A newsletter from Adirondack Explorer water reporter Ry Rivard
Jan. 8, 2020
I recently joined the Adirondack Explorer to write about water quality issues across the region.
Sometimes, it’s hard to imagine there’s much to worry about in an area as protected as the Adirondacks, now that acid rain is waning and after decades of environmental laws meant to clean up rivers, lakes and drinking water.
But there are still threats to our water — leaking lakeside sewage systems, farm runoff, warming water that invites toxic bacteria to grow, road salt that washes into wells, and even small bits of plastic falling from the sky.
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Is Your Tap Water Safe?
One of the most basic but overlooked records of water safety is the annual drinking water quality report that water systems send customers each year.
If you get your water from a town, village or water district, you’ll get a notice each year of what officials tested for and found — or, hopefully, didn’t find — in your water.
There are more than 100 regulated water systems in and around the park. About 220,000 people get their water from these systems, counting the Plattsburgh and Queensbury systems, which are by far the two largest.
Most water systems are small and serve fewer than 1,000 people apiece.
Recently, the state launched a new website that has recent reports from systems that supply water to more than 3,300 people. That means it can be hard to find some reports from smaller water systems, unless town and village officials make the effort to post them online.
So, it can be hard to tell if you water is safe, if you tossed your annual mailing or if you want to go back and see how water quality has changed from year to year.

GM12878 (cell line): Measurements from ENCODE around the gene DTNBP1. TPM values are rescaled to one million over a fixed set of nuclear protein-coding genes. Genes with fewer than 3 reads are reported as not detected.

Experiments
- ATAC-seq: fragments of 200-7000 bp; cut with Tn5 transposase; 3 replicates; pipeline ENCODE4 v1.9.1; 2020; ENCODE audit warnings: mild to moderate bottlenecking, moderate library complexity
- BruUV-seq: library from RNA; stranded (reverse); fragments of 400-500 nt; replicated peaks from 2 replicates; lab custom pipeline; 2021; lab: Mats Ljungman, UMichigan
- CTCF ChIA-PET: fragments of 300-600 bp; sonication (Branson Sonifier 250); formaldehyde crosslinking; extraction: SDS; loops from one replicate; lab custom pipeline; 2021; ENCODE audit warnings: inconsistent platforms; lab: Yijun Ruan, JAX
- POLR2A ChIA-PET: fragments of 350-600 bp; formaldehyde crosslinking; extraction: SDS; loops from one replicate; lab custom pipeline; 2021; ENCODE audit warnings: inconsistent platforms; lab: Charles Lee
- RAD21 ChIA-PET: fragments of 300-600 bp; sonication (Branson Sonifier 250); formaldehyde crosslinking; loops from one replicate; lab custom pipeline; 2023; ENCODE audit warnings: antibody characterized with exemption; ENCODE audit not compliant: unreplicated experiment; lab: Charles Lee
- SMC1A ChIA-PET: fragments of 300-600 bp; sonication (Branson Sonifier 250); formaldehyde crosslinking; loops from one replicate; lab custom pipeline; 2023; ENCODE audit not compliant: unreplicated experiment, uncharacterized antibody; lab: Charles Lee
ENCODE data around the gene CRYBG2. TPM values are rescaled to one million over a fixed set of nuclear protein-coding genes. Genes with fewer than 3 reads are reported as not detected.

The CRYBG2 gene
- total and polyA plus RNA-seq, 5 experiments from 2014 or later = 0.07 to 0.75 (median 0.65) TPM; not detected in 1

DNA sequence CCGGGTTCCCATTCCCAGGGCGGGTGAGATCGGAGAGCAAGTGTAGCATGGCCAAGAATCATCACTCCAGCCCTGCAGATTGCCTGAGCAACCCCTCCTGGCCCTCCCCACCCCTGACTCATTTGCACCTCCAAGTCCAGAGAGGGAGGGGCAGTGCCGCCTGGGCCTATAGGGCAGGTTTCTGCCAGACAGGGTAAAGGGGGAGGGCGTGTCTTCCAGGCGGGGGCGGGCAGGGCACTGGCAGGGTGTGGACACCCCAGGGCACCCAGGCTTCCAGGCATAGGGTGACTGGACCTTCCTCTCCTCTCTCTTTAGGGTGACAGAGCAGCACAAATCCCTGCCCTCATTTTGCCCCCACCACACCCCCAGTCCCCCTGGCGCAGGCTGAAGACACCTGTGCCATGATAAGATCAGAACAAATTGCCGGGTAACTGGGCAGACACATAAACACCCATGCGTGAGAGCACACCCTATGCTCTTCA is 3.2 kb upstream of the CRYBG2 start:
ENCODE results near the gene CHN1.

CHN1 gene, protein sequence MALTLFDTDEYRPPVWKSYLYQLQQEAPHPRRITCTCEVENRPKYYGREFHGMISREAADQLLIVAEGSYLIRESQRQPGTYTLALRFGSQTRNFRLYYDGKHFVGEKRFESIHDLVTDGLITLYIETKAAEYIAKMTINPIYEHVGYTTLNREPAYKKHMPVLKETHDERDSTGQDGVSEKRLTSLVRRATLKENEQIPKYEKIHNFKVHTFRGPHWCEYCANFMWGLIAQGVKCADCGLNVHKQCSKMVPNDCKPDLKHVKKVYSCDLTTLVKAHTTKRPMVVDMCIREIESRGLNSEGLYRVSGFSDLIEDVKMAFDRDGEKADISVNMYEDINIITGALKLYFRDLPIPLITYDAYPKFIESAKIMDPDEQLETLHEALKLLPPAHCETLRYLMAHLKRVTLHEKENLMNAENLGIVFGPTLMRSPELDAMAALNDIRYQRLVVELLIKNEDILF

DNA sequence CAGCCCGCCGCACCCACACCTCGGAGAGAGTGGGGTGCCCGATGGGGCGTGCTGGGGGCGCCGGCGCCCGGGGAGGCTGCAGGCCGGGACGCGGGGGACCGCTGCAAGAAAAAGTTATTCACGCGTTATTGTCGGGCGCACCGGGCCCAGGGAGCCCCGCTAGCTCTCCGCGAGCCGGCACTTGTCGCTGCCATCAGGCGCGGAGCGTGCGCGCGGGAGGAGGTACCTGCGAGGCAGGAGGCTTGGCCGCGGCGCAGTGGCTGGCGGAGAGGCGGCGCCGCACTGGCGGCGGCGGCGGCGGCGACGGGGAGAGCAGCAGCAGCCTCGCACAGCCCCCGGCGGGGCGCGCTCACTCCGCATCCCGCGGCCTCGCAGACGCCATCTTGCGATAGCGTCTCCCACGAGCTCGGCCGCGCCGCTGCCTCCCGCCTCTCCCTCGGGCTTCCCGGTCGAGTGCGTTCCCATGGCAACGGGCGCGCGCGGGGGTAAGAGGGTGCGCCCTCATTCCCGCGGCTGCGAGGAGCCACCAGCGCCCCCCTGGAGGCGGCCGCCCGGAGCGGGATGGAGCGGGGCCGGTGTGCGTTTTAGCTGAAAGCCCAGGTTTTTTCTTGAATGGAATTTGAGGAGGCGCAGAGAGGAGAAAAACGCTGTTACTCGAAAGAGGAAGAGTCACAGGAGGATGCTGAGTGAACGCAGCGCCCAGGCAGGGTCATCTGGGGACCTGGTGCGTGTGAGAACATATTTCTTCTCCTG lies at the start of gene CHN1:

A U.S. Environmental Protection Agency database has summaries of violations racked up by systems. Only 20 systems in the Adirondacks, including Lake Placid, reported having a totally clean record.
Just because a water district has a violation, doesn’t mean the water is dangerous — some violations are technical in nature.
That said, just because a district doesn’t have any violations doesn’t mean the water is safe — federal regulators don’t require tests for some contaminants we now know are dangerous, like the cancer-causing chemicals known as PFAS featured in the recent movie “Dark Waters,” which is based on a true story of chemical contamination in West Virginia.
Unfortunately, the EPA database also isn’t a great way to learn a lot more about the specific problems with each drinking water system — it takes more detailed records, which have to be requested, to learn exactly what went wrong. That can take time: I asked the state’s Department of Health for records for one water district that’s had trouble complying with the federal lead and copper rule. The department said it would take at least a month to get me the records.
For now, if you have run into problems with your water or know of safety violations that deserve a closer look, let me know.
P.S. Private Wells Go Unchecked
None of what I just mentioned covers private wells, like ones many Adirondack homeowners have in their yards.
Even though roughly 1 million New Yorkers get their water from private wells, those wells can have unchecked dangers for years on end. That’s because there isn’t a statewide system to ensure private wells are tested. As we’ve reported in the past, some of these wells are getting contaminated with runoff from road salt.
Environmental Advocates of New York, a nonprofit advocacy group, wants to change that. It supports legislation that requires wells to be tested when property changes hands. After a similar law was passed in New Jersey, about a quarter of private wells tested were found to have some contamination.
In Other News
- As my new colleague Gwendolyn Craig reports, “Lake George taxpayers received welcome news from Gov. Andrew Cuomo when he announced $9.4 million toward the village’s new wastewater treatment plant. The funding will help alleviate outsize costs to the 1,000 or so taxpayers who are supporting a system that sometimes serves more than 20,000 people a day.”
- Tim Rowland looks at flooding in the region.
- Politico is examining New York City’s failed attempts to recycle rather than export its waste.